All the best,

Richard Sharpe

Richard Sharpe

Richard Sharpe is CEO of Competitive Insights, LLC (CI), a profit contribution analytics firm that specializes in helping clients efficiently and continuously transform multiple sources of data into actionable operational insights.

Thriving After COVID – Essential Step 2 – Tackling Uncertainty

Richard Sharpe Analytics & Big Data

Thriving After COVID – Essential Step 2 – Tackling Uncertainty

Einstein quote

Summary

COVID has rocked the operational foundations for industries and companies. End to end business fundamentals from consumer buying behaviors to readdressing lowest cost sourcing are all part of figuring out this unforeseen puzzle.

What are you using as the informational building blocks in re-tooling your business?

Is the driving criteria the same type of financial measurements used pre-COVID?

Do you know what small percentage of your customers and products are actually driving the vast majority of your profits and net cash flow?

We will get to the other side of this COVID chasm. The question is when you get there, how well are you positioned to thrive in this new environment? Will you have used this time to smartly re-tool your business or will you be in the same position as your competitors who have used traditional cost accounting and revenue measurements to survive?

Albert Einstein once said; “The definition of insanity is doing the same thing over and over again but expecting different results!”

The focus of this blog series is to challenge you to act on this unprecedented opportunity by breaking down potential roadblocks and not following the traditional “herd mindset” in dealing with COVID.

But how do you get there? What are the roadblocks that come to mind?

Roadblock 2: Uncertainty In Moving Beyond Traditional Accounting Measurements

A profitable manufacturing company wanted to better understand the profit contributions for every customer delivery location in servicing their wholesale, distributor and direct to serve customers. When measuring each customer location based on the Net Landed Profit, less than 3% of customer locations gave them 80% of their overall profits. Equally important, their 11th best customer as measured by revenue contributions, was totally unprofitable. Standard accounting information obscured this important discovery. These new insights allowed re-tooling the operation that drove significant financial improvements.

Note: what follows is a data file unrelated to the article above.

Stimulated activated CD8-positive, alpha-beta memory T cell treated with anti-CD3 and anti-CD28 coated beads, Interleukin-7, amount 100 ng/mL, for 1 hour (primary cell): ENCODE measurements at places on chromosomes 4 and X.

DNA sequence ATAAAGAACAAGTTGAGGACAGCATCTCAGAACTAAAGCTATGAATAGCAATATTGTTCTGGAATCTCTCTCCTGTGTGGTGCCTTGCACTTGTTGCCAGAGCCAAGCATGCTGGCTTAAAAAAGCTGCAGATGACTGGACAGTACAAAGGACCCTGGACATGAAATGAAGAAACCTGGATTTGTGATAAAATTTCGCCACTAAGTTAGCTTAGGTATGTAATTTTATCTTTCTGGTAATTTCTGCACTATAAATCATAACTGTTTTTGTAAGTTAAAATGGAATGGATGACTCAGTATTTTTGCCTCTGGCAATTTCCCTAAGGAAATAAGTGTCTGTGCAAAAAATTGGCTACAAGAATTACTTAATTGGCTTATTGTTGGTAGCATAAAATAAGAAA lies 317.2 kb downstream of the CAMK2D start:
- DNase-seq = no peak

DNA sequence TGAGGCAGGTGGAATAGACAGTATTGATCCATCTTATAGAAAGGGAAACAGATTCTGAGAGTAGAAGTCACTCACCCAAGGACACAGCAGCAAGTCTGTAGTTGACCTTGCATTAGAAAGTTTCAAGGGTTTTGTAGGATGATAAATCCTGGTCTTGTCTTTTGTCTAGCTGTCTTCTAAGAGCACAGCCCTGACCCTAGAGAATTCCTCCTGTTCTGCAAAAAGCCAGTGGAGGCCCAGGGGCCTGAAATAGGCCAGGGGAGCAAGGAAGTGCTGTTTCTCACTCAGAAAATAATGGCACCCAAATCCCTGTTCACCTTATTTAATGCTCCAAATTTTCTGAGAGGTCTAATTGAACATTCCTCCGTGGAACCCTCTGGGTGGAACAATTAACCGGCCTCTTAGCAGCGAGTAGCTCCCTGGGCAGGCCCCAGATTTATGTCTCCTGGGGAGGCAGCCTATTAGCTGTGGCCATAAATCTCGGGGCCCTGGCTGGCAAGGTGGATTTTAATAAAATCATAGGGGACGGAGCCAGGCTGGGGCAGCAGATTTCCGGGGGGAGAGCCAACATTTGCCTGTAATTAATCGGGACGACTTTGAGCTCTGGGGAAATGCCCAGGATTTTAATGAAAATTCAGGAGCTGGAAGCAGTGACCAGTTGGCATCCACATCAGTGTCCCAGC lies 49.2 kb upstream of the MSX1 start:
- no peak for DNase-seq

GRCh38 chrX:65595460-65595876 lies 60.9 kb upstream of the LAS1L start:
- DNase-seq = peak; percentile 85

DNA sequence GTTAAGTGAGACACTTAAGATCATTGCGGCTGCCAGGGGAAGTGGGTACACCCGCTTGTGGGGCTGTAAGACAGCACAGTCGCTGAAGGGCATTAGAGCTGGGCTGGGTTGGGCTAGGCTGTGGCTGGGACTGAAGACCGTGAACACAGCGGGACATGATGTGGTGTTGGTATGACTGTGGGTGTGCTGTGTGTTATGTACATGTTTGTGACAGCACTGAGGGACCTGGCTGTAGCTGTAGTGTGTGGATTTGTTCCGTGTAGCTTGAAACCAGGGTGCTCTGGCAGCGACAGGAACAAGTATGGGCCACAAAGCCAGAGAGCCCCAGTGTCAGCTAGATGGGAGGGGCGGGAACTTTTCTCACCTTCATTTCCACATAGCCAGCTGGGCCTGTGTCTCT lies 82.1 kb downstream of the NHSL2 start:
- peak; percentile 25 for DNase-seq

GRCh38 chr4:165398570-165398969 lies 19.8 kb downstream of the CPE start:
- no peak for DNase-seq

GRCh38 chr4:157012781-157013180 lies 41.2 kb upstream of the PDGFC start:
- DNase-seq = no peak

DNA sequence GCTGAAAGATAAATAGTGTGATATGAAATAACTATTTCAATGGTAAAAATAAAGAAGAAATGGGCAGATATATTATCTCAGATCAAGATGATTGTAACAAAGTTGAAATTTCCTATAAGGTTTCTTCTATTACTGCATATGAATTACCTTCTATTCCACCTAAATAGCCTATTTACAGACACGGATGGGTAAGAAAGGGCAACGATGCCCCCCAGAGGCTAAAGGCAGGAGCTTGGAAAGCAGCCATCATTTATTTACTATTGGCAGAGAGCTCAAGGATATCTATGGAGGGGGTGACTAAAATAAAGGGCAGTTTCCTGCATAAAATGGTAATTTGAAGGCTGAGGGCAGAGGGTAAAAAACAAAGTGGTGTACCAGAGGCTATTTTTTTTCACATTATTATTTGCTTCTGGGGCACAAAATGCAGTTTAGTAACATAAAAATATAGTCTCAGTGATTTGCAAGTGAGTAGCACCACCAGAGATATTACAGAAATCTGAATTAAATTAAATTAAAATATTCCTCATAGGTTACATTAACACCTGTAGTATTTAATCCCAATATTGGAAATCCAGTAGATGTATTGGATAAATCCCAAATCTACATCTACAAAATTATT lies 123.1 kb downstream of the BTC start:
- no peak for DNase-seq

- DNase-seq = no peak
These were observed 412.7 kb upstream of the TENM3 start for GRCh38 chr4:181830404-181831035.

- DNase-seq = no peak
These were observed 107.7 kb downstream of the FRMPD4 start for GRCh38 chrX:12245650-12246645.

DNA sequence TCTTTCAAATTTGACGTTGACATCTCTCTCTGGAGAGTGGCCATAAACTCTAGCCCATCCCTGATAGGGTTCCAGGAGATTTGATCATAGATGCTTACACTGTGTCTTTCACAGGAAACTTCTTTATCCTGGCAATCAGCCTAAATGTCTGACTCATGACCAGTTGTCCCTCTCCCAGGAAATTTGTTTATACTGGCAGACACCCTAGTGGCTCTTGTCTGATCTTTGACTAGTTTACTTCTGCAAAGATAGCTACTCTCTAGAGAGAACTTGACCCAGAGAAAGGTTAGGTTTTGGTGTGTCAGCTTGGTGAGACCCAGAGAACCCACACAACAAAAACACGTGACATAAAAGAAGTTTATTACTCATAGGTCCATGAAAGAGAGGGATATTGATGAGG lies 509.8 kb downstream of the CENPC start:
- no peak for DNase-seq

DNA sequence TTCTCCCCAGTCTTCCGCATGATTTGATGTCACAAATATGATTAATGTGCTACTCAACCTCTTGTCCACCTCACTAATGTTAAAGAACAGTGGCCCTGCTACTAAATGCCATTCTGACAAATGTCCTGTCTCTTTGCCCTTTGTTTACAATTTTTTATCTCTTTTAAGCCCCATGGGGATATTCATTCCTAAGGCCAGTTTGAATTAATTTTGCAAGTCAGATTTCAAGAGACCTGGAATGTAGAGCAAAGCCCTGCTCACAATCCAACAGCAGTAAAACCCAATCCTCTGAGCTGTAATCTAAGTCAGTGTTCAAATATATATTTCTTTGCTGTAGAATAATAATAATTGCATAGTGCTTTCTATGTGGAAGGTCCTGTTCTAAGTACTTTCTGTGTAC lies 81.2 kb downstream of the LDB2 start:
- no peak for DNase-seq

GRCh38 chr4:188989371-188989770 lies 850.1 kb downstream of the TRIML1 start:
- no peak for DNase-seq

“We are treating all of our customers with the same level of service regardless of their profit contributions. This is crazy!”
Senior Vice President – Global Operations

Einstein quote

11th Best Customer Based On Revenue – $260,000 Profit Leakage

Standard accounting measurements are a valuable part of running a business. They provide critical information in measuring the overall financial health of an operation. However, they are not designed to provide specific cost and profit insights related to every product being sold to every customer location through every channel.

Post COVID sustainable success will be based on focusing resources on the customers and products that matter the most by identifying and correcting areas that are causing profit leakage.

Said another way, thriving in a post-COVID environment will require not using a “One Size Fits All” go to market strategy. Those who use the Net Landed Cost to Serve to get at true profitability will have the edge.

Please comment on this posting or email me at [email protected] .

All the best,

Richard Sharpe

Richard Sharpe

Richard Sharpe is CEO of Competitive Insights, LLC (CI), a profit contribution analytics firm that specializes in helping clients efficiently and continuously transform multiple sources of data into actionable operational insights.